Buzz Bee Toys is an interesting company when it comes to blaster design. While they have put out more and more designs that are clearly effective in battle, they still have a tendency to release blasters that are mainly play-oriented, be it through shells, chains, or other methods. In the case of the Battle Blazer, we have a fun blaster that does perform well compared to main brands. Is this chain-fed pistol practical? You be the judge.
New Chain, Who Dis?
In an age where everyone seems to have different chains (Xshot Crusher, AF V-Twin, etc), we have yet another chain that’s incompatible with everything else. Just remember that before you look at your collection and think you have more loops to load.
In the case of the Battle Blazer, the chain comes in two 6-link sections, to be snapped together. According to the instructions, you finish assembly after opening the loading door and putting the chain in the blaster. Simply put, a 12-link chain isn’t large enough to actually slip off and change if reloading. However, if you’ve bought several Battle Blazers (or if Buzz Bee ever makes these chains available for purchase through their website), then you could expand the chains to the point where you can slip them in and out of the blaster. It’s unfortunate that in meeting retailer needs for packaging and pricing, Buzz Bee lost one of the main aspects of chain-fed blasters.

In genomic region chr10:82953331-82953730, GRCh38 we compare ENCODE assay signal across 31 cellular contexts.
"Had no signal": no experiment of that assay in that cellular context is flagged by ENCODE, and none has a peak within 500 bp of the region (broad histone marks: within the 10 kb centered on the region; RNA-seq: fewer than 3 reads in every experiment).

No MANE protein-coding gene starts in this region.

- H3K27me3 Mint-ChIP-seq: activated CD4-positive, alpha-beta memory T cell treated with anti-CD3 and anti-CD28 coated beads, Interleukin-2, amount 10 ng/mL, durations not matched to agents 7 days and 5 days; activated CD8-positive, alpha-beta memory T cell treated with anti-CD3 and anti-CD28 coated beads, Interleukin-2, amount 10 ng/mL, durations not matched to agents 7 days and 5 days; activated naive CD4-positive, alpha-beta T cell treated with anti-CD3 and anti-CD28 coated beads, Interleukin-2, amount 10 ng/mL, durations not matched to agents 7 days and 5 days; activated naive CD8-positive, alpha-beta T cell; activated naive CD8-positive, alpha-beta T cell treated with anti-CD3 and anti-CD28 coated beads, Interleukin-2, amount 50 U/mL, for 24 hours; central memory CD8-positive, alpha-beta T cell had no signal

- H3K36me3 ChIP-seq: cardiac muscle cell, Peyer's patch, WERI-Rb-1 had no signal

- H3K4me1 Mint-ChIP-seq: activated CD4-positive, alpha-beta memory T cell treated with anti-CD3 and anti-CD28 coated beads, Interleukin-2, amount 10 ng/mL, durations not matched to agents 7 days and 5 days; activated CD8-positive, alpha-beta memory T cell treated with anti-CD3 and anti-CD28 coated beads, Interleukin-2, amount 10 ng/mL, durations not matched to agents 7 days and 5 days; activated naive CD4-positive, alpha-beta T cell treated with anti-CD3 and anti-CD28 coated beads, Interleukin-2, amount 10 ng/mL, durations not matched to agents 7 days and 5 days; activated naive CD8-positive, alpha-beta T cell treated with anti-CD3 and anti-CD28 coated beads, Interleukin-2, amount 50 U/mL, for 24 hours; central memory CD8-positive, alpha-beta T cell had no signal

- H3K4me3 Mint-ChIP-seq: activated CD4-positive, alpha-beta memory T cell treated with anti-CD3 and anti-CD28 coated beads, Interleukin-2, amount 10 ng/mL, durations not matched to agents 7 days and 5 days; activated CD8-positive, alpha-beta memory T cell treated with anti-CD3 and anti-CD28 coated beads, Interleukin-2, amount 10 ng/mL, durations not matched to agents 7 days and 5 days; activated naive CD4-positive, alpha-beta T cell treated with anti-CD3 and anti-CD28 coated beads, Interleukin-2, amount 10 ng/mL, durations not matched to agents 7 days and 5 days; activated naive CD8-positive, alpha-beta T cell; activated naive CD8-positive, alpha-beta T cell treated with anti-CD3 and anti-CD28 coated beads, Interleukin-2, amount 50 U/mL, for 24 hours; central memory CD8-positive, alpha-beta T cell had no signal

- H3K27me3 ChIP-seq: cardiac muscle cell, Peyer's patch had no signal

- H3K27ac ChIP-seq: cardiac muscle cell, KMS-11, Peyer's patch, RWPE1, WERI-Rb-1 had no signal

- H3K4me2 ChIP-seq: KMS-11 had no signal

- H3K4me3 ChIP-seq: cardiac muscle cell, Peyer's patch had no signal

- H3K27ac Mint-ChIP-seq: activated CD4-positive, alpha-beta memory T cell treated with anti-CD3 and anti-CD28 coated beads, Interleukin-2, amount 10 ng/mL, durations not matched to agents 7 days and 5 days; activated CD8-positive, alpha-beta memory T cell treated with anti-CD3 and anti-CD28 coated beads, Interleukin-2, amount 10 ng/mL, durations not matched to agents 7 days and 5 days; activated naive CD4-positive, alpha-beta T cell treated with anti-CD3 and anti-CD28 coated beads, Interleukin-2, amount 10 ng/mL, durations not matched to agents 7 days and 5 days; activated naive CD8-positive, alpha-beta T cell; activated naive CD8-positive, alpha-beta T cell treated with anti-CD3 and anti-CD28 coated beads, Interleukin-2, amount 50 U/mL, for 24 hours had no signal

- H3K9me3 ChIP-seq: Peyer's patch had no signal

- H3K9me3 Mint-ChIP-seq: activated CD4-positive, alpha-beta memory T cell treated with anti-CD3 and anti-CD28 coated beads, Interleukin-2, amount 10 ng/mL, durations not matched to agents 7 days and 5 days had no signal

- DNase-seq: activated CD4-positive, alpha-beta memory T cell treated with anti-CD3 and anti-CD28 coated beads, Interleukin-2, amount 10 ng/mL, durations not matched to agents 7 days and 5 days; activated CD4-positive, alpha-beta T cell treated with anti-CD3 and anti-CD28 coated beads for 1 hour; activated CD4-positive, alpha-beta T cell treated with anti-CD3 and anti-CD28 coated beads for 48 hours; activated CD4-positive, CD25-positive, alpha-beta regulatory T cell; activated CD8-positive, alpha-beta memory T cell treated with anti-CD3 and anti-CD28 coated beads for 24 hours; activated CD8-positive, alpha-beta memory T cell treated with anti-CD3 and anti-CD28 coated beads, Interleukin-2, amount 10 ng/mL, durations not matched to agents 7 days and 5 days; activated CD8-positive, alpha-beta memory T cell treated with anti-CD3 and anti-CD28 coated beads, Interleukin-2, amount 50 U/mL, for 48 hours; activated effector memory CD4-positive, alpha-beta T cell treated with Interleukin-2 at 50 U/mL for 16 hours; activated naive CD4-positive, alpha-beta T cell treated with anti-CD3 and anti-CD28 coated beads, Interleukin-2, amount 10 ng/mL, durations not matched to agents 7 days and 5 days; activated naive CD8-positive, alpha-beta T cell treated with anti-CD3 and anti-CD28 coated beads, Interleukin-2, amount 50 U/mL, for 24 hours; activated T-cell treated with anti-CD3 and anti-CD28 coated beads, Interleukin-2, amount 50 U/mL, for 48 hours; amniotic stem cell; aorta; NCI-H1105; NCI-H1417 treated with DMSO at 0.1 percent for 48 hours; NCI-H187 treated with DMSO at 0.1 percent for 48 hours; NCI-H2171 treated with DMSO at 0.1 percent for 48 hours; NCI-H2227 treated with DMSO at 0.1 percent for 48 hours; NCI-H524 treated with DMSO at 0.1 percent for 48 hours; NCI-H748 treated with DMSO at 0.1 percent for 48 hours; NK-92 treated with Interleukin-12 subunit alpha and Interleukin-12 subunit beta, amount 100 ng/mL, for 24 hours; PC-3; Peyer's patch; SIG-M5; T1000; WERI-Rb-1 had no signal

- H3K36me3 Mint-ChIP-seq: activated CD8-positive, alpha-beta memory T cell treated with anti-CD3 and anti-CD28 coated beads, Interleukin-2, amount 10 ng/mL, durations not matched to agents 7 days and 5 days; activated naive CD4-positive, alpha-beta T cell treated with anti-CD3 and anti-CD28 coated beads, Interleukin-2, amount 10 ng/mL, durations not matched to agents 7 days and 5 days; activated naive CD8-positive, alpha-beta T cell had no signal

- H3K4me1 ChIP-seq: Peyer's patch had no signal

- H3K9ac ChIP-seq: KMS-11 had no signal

The blaster itself is easy to handle, with a usable handle similar in size to that of the Rebel Mech; it’s a bit uncomfortable at the webbing between thumb and index finger. The charging handle on top has a somewhat stiff prime, due to both compressing the spring and rotating the chain. There’s also no return spring on the slide, so make sure you return it forward if you want to fire.
The blaster shell is quite sturdy, although the designs in the molding just seem busy to me, aiming for fun-looking designs.
The blaster ships with 12 of Buzz Bee’s long distance darts.
The Battle Blazer doesn’t stand out too much, at an average of 77fps with the included darts (heavier darts shed a few fps). Being a chain-fed pistol, rate of fire slows down compared to other designs; expect around two darts per second.
On the Inside
In terms of the mechanics, there’s nothing terribly special inside the Battle Blazer. Priming the blaster also rotates the chain feeding mechanism. The loading door does have a ridge for holding back the plunger tube when it opens. Assuming you have the chain available for reloading, this makes the process easier.
It seems like there’s a minimum amount of chain needed for such blasters to be really fun or effective. As such, if you just buy one Battle Blazer, you have a blaster you reload from the front, but with a chain that can move (as opposed to reloading a cylinder). Hopefully, Buzz Bee has more chain-fed blasters on the way – while this one is fun to use and fires well, it lacks in practicality with such a short chain.